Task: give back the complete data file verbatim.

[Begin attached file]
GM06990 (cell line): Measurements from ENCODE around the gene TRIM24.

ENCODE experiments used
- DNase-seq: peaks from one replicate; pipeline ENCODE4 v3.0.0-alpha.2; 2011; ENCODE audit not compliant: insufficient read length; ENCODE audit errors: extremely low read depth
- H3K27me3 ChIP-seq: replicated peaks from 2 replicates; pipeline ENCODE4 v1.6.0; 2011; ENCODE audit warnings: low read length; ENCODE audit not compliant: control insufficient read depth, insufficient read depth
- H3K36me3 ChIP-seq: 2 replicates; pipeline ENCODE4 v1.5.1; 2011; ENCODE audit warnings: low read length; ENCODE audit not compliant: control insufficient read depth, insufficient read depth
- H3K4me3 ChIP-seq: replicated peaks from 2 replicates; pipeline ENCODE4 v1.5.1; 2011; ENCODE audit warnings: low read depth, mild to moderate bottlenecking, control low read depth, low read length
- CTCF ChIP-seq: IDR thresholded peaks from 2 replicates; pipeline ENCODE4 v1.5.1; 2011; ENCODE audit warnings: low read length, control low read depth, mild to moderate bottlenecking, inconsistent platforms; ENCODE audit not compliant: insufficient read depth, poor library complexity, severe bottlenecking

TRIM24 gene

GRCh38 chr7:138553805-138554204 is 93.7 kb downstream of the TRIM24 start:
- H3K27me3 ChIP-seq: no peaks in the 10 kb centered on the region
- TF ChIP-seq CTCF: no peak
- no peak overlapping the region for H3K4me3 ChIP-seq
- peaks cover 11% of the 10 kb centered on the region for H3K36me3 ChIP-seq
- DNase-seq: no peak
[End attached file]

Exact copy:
GM06990 (cell line): Measurements from ENCODE around the gene TRIM24.

ENCODE experiments used
- DNase-seq: peaks from one replicate; pipeline ENCODE4 v3.0.0-alpha.2; 2011; ENCODE audit not compliant: insufficient read length; ENCODE audit errors: extremely low read depth
- H3K27me3 ChIP-seq: replicated peaks from 2 replicates; pipeline ENCODE4 v1.6.0; 2011; ENCODE audit warnings: low read length; ENCODE audit not compliant: control insufficient read depth, insufficient read depth
- H3K36me3 ChIP-seq: 2 replicates; pipeline ENCODE4 v1.5.1; 2011; ENCODE audit warnings: low read length; ENCODE audit not compliant: control insufficient read depth, insufficient read depth
- H3K4me3 ChIP-seq: replicated peaks from 2 replicates; pipeline ENCODE4 v1.5.1; 2011; ENCODE audit warnings: low read depth, mild to moderate bottlenecking, control low read depth, low read length
- CTCF ChIP-seq: IDR thresholded peaks from 2 replicates; pipeline ENCODE4 v1.5.1; 2011; ENCODE audit warnings: low read length, control low read depth, mild to moderate bottlenecking, inconsistent platforms; ENCODE audit not compliant: insufficient read depth, poor library complexity, severe bottlenecking

TRIM24 gene

GRCh38 chr7:138553805-138554204 is 93.7 kb downstream of the TRIM24 start:
- H3K27me3 ChIP-seq: no peaks in the 10 kb centered on the region
- TF ChIP-seq CTCF: no peak
- no peak overlapping the region for H3K4me3 ChIP-seq
- peaks cover 11% of the 10 kb centered on the region for H3K36me3 ChIP-seq
- DNase-seq: no peak